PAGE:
I pounded my fist on the table, beaten by my children…again.
After our second play of Reef Rescue (2022, Origame), I looked around the table and had to give credit to my children. Experts at all the Memory-like games that have hit my table over the last few years, my 8-year-old daughter and 6-year-old son made short work of me by doing what they seem to do best:
“Do You Remember?”
The opening lyric of the Earth, Wind and Fire song “September” is appropriate here. Reef Rescue takes many of the elements of the tile-flipping memorization game Memory—rows of tiles flipped over, with matches actually matching one half of a sea creature to another half—but adds a few twists, all in an environmentally-friendly package that is the size of a stack of Post-It Notes.
While there are 40 tiles in Reef Rescue, they are broken up in an interesting way. 12 of the tiles are those halves I mentioned earlier, making up six “Gigantic Creatures” such as a whale shark and a leatherback turtle. Three of the tiles make up the Great Coral Reef, which is the biggest scoring match in the game. 20 of the 40 tiles are known as Little Creatures, which can be picked up without making a match.
And five of the tiles are garbage. No, I don’t mean terrible tiles—they’re actual pollution. In an even more visually sensitive move, designer Daryl Chow made the pollution tiles really evocative by painting a picture of the ocean with small sea creatures trapped in a plastic bag, or a dead creature wrapped in unsafe netting or maybe trapped inside a plastic bottle.
It’s a minor touch but one that sets the stage for a game that is fun but also wants to send a message. For children looking to understand more about the environment, our kids’ school does a decent job of pushing some of those messages, but Reef Rescue allows the conversation to move into the home. Daryl Chow and Origame accomplished a similar feat with Rainforest City, a game that explores the balance of flora and fauna in Singapore and the impact of human activity on habitats.
In terms of the game, the other twist on Memory is an action selection system, with four actions across two double-sided tiles. On a player’s turn, they can only choose from one of the two face-up actions showing on their action tiles, flipping the one over that was used after a turn is completed. In this way, a player can’t keep going with the same action turn after turn.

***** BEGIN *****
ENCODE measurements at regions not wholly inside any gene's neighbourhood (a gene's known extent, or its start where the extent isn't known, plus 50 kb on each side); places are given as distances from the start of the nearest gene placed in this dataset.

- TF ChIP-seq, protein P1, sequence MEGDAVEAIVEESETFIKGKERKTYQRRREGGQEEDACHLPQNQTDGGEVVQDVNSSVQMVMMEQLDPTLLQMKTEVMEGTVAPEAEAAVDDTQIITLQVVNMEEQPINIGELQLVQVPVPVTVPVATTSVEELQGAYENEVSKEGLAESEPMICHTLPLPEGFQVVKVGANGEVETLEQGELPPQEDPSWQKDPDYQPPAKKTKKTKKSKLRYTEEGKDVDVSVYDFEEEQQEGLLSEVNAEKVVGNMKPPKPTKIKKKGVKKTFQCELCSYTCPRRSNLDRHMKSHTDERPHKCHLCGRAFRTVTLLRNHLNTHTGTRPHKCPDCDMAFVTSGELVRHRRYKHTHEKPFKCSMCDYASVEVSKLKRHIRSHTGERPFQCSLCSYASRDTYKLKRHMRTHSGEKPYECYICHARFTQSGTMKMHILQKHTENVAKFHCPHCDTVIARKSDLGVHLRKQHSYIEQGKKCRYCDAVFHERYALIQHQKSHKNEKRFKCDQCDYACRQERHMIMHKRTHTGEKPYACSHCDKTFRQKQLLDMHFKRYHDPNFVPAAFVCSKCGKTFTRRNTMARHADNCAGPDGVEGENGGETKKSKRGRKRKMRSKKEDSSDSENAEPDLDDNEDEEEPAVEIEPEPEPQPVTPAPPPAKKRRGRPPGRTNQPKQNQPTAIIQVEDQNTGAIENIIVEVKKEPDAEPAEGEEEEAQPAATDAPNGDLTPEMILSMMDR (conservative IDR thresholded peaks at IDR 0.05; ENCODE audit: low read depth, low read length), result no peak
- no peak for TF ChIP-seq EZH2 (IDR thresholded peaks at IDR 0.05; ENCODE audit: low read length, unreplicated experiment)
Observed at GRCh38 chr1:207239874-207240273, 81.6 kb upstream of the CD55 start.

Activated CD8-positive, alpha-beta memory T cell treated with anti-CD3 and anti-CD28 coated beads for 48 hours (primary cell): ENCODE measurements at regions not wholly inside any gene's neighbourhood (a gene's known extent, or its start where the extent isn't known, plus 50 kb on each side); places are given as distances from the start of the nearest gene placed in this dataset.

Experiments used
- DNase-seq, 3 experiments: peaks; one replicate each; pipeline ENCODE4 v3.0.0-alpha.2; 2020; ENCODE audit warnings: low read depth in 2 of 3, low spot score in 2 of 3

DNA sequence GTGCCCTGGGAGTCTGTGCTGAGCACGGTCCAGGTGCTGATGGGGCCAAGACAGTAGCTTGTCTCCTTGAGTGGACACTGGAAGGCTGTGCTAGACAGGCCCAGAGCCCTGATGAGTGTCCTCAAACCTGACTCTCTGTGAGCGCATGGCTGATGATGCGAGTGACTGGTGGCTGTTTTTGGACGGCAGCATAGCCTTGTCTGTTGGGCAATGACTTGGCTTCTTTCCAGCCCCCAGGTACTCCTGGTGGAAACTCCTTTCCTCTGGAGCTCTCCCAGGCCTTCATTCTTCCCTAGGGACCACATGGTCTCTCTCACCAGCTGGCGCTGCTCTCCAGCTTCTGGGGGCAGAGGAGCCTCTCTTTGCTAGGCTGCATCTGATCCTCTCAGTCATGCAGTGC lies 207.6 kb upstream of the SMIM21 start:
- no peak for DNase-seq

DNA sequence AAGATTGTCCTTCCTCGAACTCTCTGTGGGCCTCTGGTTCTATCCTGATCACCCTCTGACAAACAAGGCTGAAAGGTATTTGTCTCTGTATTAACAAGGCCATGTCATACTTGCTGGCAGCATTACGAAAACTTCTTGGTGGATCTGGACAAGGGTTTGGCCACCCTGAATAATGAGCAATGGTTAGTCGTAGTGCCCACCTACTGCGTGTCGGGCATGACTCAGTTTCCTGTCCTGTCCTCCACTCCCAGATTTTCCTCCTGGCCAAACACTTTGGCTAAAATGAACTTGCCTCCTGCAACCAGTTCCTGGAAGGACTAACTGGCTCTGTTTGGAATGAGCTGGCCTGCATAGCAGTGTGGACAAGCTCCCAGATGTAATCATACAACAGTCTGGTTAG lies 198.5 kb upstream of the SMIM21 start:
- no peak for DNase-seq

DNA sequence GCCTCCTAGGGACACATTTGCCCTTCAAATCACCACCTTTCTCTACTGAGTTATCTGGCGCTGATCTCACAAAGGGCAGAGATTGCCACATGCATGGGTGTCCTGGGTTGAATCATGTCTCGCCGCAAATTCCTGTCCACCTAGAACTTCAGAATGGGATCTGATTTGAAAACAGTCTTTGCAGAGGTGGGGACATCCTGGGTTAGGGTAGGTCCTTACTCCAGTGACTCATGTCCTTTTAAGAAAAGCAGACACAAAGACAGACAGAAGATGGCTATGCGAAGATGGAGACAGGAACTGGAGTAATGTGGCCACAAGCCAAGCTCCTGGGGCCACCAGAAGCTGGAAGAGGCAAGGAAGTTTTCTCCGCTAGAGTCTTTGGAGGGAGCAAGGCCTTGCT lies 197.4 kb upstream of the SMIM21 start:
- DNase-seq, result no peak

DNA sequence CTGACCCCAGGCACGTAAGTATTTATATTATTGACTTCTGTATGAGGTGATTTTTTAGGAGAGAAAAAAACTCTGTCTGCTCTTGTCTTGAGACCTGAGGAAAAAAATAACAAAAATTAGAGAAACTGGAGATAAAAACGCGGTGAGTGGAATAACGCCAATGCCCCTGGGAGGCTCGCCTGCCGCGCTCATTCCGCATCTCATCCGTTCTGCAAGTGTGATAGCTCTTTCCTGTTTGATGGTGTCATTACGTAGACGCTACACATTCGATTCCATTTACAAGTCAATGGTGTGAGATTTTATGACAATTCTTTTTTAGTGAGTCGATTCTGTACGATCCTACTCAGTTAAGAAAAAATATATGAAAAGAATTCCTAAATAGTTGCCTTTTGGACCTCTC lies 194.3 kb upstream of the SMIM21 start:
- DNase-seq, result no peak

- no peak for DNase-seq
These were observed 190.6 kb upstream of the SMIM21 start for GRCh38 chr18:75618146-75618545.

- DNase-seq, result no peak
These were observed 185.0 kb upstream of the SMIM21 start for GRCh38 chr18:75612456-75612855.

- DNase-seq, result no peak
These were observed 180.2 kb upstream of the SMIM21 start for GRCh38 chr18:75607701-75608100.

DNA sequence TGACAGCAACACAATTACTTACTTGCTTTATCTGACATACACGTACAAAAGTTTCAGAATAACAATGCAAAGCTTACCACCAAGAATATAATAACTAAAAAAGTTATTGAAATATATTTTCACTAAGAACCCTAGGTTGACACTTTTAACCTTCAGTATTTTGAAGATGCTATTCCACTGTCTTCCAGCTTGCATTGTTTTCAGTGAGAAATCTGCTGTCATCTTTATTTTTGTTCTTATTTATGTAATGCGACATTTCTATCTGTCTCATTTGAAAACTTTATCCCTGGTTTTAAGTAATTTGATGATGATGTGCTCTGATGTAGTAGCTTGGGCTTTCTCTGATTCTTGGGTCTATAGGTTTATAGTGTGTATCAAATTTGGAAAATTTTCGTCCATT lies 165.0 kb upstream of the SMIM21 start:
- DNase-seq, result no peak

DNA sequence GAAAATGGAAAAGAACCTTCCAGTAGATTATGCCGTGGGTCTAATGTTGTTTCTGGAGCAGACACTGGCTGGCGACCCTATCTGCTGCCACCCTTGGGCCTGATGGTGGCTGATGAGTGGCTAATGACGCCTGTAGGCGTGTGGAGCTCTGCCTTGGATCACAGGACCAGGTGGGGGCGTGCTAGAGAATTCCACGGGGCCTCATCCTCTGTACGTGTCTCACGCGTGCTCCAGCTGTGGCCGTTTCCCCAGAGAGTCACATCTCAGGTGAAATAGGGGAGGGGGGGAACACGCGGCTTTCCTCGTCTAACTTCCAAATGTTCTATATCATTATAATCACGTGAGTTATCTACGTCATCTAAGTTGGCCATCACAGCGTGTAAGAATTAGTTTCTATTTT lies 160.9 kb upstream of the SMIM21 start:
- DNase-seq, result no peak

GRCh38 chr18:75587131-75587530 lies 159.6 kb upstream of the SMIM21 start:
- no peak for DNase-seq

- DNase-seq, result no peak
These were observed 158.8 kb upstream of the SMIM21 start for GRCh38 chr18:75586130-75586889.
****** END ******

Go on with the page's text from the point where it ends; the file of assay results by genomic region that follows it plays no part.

Two of the actions are similar: both allow for a player to flip up to five tiles, making matches with the Great Coral Reef three-tile set, any Gigantic Creatures and/or any single-tile Little Creatures as long as they do not flip over any pollution tiles.
The other two actions allow for a player to flip three tiles in any orthogonal direction, keeping any matches (or single tiles, if Little Creatures are discovered) even if a pollution tile is revealed. The final action lets a player look at three tiles in secret and then move the tiles if they would like.
This final action, Sea Scope, created some problems in my plays with the kids. Most people like Memory because they get to try and remember where certain tiles have been living in the initial setup grid. Sea Scope breaks that, and sometimes prolonged our games, so we house-ruled Sea Scope to just allow players to look at three tiles in secret but not move them. (I blame this on why my kids kept smoking me in Reef Rescue, but that’s for a different article.)
Reef Rescue ends as soon as there are 10 facedown tiles remaining in the original tableau (five of which are guaranteed to be pollution). 15 points are awarded if a player found the Great Coral Reef; 10 points are awarded for each Gigantic Creature match made. Little Creatures score one point per sea creature on those tiles (2-4 on each), and a 10-point bonus goes to the person holding the most 2-point Little Creature tiles. The winner is the player with the most points.
Under the Sea
Reef Rescue is quick, a solid production with a tiny footprint, and it opens a conversation with the family about the environment. If you have read other family-weight reviews I’ve written, you know that my main stress test for these types of games is the repeat plays question. Do the kids play a game once, or do the kids play a game, then ask to play the game again right away?
I’m happy to say that as much as I enjoyed Reef Rescue, the kids liked it too, and it has such a small box that we just left it on our kitchen island for a few days. Families looking for a twist on memory games will find Reef Rescue to be a pleasant journey!